Black Queens need attention to make most of AWCON opportunity

Ghana coach Bashir Hayford speaks to the media. Christian Thompson/BackpagePix

For a team preparing for a big continental football competition as hosts, the atmosphere at the Black Queens training grounds is unusually muted.

At the El-Wak Stadium at the heart of a military base in Accra, Ghana's women's team go through their paces under scorching temperatures.

The session is competitive, and coach Bashir Hayford is in top voice, encouraging the ladies, admonishing them when he has to.

Apart from bus branded with logos of the Africa Women's Championship, which Ghana is hosting for the next two weeks, there is very little indication that this is building up to a major tournament.

There is no big media pack watching, no cameras in sight, no big official contingent or the usual pack of fans who scream adulation and insults when, for instance, the Black Stars are in training.

"You people really need to make some noise so that people will know that there is a major tournament about to take place," Ghana's assistant coach Mercy Tagoe tells KweséESPN.

"We need the entire nation behind us because this is such an important period for women's football in Ghana."

Tagoe's complaints reflects a certain apathy towards the women's game in Ghana.

In 2008, when Ghana hosted the Africa Cup of Nations, the whole nation was engrossed in the tournament.

The training grounds were packed, the hotel where the Black Stars stayed required extra security to control fans while television studios and banking halls were adorned with the red, gold and green colours of Ghana.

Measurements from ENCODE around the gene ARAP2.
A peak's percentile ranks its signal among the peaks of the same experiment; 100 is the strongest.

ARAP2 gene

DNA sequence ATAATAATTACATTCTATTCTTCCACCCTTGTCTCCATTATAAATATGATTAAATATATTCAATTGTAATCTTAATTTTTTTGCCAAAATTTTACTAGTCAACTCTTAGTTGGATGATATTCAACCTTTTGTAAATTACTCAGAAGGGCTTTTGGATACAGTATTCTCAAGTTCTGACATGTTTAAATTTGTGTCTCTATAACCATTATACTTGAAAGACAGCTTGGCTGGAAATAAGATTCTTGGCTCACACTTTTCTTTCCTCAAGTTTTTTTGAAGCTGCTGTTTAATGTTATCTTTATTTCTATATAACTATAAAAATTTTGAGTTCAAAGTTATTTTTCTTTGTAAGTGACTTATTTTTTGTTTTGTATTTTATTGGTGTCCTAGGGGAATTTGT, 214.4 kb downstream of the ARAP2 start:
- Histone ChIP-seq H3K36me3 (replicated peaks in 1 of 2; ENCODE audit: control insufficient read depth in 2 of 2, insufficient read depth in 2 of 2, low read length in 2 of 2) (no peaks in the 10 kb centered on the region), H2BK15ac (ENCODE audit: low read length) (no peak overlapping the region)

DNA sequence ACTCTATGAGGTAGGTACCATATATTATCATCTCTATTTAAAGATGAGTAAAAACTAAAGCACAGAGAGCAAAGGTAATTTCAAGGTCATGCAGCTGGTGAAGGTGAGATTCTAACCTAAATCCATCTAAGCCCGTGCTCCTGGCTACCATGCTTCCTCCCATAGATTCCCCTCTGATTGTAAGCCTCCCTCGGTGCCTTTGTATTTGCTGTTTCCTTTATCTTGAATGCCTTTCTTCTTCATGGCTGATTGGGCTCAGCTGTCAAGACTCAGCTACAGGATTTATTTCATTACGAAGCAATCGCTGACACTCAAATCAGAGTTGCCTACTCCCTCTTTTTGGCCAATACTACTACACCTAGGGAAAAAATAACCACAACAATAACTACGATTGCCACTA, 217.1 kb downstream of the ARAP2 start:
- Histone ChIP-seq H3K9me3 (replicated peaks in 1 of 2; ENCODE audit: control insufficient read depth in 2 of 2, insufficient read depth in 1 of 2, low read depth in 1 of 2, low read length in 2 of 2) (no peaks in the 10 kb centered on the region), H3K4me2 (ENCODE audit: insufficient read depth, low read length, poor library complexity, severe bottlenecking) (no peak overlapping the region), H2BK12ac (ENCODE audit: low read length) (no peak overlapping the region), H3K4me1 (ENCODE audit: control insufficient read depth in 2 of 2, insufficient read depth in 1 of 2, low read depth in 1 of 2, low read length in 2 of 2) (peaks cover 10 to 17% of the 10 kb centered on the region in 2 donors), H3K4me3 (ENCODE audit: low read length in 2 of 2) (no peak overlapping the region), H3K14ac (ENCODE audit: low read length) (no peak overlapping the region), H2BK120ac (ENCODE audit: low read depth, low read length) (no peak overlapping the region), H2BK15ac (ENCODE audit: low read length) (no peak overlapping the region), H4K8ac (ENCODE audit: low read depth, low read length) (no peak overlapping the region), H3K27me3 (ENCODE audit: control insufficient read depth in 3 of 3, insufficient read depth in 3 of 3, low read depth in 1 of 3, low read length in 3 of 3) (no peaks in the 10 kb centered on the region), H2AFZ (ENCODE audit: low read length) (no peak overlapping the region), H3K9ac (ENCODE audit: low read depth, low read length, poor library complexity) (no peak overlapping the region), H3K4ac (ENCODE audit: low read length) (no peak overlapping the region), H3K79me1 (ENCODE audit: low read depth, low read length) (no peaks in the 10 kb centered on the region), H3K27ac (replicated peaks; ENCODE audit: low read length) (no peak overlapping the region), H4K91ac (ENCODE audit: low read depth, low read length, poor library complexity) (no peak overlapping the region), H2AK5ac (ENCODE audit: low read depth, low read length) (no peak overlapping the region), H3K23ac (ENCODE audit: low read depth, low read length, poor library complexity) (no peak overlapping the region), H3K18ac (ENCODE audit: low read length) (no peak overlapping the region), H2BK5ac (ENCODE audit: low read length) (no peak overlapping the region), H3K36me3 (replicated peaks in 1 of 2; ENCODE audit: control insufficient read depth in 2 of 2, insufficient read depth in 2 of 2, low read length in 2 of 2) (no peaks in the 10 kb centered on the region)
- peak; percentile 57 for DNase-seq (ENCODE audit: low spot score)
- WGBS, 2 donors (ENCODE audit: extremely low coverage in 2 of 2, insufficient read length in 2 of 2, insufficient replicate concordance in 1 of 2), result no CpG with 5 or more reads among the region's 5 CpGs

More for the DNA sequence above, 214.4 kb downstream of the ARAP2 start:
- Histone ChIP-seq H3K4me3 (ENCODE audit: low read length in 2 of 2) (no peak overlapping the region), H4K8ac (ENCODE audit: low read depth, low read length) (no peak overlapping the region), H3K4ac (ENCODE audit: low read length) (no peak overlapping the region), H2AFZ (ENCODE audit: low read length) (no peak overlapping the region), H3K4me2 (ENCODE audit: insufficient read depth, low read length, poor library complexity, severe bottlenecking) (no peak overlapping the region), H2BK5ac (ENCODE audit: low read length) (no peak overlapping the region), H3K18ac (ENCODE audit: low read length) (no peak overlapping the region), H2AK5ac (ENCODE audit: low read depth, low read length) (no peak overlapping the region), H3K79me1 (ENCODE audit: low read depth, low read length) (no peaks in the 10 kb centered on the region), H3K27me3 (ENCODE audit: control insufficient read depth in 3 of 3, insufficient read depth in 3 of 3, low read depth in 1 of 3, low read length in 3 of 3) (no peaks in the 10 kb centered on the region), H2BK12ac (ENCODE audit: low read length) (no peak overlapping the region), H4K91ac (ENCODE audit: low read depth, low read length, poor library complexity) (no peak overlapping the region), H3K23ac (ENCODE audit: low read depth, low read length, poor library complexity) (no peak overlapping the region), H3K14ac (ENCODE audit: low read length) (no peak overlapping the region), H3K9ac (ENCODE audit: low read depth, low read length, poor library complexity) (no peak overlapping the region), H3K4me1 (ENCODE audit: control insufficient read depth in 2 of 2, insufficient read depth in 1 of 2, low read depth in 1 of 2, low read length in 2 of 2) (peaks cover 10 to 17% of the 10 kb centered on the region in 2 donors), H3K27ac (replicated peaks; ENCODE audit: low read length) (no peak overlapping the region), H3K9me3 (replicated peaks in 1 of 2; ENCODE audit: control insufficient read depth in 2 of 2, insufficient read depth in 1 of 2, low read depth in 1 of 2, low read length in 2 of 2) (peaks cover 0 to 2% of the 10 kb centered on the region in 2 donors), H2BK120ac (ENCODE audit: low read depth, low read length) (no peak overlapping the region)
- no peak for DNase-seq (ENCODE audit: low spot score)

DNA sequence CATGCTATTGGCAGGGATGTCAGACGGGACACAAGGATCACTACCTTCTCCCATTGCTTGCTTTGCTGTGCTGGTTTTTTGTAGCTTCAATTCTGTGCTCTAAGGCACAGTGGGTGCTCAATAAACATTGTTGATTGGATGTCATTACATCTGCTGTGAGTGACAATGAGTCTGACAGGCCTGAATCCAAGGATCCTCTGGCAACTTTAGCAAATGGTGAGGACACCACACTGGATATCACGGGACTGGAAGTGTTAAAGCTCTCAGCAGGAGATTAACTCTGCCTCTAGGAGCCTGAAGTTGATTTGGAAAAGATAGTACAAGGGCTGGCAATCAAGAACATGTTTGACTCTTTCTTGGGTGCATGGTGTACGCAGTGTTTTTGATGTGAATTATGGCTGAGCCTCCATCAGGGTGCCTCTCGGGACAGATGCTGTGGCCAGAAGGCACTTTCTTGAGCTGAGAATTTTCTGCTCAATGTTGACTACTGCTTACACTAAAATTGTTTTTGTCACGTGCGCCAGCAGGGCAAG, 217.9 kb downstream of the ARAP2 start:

There have been consistent complaints from the team that they get nothing close to the attention that the male team gets, but coach Hayford has a different complaint.

"I have always said to people that they watch women's football with the standard of the men's game in my mind too much," Hayford laments.

"They expect the same toughness that they will see from a [Michael] Essien, or the intensity they get when they watch a Black Stars game. It doesn't work that way.

"Women's football is beautiful on it's own, and doesn't need the constant comparison."

Hayford has straddled both worlds; he has coached top Ghanaian sides Asante Kotoko and Ashanti Gold, with whom he won the Ghana Premier League title in 2015.

He has also managed the Ghana women's team at U-17 and U-20 level, and reckons holding the Africa Women's Championship on home soil is a major boost.

"The chance to host this here is very important, but it won't mean much if people don't come out to watch," he concluded.

"If it doesn't dominate the media discussions, so that other young girls will see that playing football is a viable option for them too, [then it won't mean much]."